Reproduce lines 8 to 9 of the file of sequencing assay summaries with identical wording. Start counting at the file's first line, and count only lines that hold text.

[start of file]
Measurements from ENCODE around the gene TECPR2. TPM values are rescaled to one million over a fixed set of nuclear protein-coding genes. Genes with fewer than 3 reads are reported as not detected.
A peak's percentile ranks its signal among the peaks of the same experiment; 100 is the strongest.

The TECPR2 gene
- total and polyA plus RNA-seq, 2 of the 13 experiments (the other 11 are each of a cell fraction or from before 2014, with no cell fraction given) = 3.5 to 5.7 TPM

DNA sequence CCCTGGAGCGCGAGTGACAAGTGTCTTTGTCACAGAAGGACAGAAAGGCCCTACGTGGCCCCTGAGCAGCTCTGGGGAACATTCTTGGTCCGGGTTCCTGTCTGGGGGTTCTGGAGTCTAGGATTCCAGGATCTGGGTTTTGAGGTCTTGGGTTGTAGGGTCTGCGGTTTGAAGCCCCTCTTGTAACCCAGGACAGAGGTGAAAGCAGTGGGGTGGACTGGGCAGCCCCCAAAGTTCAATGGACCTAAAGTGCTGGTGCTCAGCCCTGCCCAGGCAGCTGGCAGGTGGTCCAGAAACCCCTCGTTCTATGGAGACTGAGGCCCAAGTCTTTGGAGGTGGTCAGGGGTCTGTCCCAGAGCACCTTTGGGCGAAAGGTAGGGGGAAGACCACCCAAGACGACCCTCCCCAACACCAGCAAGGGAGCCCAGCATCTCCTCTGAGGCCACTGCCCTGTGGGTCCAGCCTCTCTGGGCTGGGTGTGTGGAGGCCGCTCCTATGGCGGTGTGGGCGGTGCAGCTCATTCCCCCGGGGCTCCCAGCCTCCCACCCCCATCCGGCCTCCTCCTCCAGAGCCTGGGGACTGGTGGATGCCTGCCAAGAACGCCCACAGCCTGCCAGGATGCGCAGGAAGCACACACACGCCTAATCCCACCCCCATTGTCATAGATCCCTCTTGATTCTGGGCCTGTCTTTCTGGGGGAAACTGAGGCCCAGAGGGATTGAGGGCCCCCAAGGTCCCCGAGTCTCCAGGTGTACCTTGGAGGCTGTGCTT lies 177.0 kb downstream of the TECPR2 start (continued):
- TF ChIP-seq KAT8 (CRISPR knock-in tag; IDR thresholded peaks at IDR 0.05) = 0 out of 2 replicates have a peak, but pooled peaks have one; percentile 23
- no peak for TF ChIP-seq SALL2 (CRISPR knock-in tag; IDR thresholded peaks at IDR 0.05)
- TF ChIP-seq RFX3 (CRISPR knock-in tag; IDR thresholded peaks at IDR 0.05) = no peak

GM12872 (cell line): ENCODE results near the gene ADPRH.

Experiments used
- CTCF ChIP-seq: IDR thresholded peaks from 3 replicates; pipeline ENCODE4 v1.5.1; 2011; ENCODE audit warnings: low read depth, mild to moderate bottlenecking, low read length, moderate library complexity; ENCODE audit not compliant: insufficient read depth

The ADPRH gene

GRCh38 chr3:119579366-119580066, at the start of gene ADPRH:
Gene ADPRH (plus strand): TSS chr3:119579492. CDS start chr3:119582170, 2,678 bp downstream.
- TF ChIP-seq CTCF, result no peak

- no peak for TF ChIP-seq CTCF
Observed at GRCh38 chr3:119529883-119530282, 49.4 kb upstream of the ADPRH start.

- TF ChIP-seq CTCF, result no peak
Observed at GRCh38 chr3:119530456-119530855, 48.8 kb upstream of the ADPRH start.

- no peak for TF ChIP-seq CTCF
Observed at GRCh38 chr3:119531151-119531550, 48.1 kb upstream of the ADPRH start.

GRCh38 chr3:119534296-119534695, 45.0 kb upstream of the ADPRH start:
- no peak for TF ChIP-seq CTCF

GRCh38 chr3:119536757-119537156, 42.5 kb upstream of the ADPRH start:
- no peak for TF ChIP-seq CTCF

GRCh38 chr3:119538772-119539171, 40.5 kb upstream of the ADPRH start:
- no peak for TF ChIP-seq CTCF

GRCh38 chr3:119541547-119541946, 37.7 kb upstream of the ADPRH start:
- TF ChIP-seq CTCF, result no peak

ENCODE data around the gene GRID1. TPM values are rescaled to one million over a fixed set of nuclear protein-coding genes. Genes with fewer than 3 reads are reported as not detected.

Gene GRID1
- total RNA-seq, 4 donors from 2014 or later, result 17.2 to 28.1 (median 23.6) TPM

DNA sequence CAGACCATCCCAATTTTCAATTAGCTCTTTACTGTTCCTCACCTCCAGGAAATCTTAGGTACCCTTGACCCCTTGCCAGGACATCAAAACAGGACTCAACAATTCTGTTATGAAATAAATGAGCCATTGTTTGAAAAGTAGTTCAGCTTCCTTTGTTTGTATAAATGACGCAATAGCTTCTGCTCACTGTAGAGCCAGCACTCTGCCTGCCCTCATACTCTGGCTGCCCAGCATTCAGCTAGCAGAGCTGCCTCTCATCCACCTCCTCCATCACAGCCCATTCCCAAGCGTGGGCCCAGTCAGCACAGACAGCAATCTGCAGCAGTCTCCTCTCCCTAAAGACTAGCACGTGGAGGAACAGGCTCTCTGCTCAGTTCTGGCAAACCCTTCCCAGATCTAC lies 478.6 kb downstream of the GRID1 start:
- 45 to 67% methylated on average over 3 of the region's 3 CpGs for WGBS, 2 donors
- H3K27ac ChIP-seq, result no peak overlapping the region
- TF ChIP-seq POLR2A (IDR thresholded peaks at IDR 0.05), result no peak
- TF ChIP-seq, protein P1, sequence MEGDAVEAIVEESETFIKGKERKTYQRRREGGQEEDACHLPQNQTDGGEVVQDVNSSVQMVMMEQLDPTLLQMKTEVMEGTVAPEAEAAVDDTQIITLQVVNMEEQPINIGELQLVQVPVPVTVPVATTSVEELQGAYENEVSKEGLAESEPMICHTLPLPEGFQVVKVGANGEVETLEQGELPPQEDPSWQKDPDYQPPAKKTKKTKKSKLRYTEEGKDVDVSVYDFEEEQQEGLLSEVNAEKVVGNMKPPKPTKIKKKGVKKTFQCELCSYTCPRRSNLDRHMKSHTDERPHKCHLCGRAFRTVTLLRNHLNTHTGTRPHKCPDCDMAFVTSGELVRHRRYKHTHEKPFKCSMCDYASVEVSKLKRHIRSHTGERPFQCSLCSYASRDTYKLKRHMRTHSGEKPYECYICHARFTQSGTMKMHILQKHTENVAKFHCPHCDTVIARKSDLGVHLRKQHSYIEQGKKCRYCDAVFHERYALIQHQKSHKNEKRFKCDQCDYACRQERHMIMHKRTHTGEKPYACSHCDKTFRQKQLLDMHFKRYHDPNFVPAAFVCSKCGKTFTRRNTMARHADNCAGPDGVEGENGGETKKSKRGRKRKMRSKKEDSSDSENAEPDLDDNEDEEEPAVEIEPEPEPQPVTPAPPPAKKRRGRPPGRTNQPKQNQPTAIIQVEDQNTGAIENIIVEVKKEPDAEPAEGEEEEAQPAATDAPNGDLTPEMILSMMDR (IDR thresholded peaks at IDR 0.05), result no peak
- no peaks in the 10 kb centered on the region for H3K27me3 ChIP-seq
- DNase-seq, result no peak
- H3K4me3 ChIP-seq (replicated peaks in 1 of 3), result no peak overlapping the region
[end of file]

- TF ChIP-seq RFX3 (CRISPR knock-in tag; IDR thresholded peaks at IDR 0.05) = no peak

GM12872 (cell line): ENCODE results near the gene ADPRH.